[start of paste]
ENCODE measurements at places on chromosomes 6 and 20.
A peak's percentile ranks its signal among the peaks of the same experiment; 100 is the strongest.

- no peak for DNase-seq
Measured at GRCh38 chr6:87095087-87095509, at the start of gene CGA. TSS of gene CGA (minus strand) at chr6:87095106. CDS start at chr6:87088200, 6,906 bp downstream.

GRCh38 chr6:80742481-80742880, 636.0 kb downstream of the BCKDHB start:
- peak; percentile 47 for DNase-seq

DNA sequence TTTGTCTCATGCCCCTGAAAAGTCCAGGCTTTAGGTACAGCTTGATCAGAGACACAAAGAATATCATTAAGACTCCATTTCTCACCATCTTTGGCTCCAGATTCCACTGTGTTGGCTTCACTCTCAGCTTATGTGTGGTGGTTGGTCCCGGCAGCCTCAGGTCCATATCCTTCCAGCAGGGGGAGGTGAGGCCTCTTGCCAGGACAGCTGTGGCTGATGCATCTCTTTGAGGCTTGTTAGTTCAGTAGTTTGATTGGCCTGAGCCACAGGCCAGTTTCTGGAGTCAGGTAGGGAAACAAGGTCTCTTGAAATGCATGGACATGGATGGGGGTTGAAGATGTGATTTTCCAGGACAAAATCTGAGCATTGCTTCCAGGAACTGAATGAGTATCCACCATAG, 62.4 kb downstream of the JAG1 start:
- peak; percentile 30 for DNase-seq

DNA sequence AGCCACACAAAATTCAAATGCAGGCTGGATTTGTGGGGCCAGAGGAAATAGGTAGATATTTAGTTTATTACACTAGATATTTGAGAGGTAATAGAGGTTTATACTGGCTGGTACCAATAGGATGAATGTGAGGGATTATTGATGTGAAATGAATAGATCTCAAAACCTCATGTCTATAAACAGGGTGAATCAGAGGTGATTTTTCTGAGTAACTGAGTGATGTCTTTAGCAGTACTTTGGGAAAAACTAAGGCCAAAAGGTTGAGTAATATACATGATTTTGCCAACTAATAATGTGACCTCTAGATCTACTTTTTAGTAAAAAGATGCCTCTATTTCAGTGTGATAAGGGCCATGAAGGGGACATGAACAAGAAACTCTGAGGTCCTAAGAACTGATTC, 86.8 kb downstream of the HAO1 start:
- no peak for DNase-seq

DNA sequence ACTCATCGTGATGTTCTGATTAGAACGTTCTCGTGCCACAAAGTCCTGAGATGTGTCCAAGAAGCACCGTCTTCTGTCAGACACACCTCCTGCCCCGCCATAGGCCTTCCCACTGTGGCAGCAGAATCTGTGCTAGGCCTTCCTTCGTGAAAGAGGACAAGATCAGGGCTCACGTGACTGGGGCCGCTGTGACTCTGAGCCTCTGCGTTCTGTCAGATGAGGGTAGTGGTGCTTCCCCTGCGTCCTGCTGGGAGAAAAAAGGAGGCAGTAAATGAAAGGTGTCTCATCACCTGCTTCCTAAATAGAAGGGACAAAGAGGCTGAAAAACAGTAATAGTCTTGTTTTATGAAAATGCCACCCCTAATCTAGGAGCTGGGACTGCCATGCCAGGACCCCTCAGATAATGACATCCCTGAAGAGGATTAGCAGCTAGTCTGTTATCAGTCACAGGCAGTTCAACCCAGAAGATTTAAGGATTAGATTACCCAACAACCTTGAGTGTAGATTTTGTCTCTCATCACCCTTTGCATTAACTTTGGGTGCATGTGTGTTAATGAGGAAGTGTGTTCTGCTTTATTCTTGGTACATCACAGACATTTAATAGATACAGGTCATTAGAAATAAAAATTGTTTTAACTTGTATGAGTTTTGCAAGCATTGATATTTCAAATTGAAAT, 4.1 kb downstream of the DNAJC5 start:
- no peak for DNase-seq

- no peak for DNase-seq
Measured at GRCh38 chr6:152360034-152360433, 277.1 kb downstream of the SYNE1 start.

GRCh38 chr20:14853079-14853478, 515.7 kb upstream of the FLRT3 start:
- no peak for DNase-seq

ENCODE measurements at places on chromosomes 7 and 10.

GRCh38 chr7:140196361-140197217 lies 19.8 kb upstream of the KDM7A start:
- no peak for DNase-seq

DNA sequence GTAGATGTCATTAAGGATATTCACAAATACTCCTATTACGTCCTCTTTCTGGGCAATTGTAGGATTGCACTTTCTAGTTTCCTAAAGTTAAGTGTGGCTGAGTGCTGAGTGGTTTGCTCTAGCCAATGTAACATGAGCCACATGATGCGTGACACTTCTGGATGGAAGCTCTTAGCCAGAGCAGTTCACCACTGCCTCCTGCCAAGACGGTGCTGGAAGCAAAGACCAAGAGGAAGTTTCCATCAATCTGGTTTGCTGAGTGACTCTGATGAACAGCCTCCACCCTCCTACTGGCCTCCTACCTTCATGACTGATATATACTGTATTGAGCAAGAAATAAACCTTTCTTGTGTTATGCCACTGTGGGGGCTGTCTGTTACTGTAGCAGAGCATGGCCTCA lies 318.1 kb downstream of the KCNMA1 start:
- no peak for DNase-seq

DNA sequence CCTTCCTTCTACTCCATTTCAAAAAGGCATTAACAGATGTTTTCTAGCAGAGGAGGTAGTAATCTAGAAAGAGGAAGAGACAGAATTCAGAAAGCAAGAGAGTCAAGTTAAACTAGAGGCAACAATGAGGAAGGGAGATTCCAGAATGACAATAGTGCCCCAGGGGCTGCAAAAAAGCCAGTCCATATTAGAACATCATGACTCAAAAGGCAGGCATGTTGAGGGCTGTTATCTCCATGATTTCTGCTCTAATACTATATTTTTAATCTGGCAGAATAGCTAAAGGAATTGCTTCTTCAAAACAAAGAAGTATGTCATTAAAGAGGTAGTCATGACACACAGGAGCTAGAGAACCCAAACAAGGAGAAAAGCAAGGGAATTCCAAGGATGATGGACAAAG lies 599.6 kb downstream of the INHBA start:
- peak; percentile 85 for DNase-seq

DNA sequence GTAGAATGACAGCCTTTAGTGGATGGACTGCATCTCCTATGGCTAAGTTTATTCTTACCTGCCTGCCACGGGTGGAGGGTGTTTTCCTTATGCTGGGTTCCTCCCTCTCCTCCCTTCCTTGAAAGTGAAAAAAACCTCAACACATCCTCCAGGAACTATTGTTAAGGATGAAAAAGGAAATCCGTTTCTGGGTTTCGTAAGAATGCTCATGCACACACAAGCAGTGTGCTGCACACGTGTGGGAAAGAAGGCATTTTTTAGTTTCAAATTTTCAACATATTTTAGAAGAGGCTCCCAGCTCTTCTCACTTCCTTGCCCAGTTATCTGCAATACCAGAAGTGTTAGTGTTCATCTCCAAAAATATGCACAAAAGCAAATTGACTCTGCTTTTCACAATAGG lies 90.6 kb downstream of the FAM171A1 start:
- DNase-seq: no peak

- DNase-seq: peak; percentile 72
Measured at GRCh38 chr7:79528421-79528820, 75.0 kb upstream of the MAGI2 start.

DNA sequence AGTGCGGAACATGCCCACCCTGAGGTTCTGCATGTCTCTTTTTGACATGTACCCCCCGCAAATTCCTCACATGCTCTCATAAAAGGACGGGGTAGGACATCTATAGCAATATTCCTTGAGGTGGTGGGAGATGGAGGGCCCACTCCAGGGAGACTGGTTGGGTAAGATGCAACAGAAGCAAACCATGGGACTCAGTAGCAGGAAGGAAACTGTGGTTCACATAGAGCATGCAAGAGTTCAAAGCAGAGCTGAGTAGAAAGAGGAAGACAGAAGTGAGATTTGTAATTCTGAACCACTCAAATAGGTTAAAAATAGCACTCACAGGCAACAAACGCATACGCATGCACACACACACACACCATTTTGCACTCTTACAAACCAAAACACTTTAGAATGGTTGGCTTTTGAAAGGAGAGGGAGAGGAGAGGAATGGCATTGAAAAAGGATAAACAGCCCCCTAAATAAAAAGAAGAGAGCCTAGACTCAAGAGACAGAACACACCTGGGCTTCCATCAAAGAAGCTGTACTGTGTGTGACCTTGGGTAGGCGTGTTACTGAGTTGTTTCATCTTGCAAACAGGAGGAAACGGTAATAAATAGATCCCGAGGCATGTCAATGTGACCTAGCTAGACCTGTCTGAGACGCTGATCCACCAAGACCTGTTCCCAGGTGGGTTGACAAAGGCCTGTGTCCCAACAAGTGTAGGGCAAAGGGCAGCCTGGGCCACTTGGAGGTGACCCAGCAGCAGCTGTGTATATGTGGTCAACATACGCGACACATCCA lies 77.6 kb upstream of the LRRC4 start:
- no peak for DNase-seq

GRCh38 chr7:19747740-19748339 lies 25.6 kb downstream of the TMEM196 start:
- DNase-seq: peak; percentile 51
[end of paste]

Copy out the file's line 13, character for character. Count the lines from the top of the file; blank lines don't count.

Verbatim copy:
- no peak for DNase-seq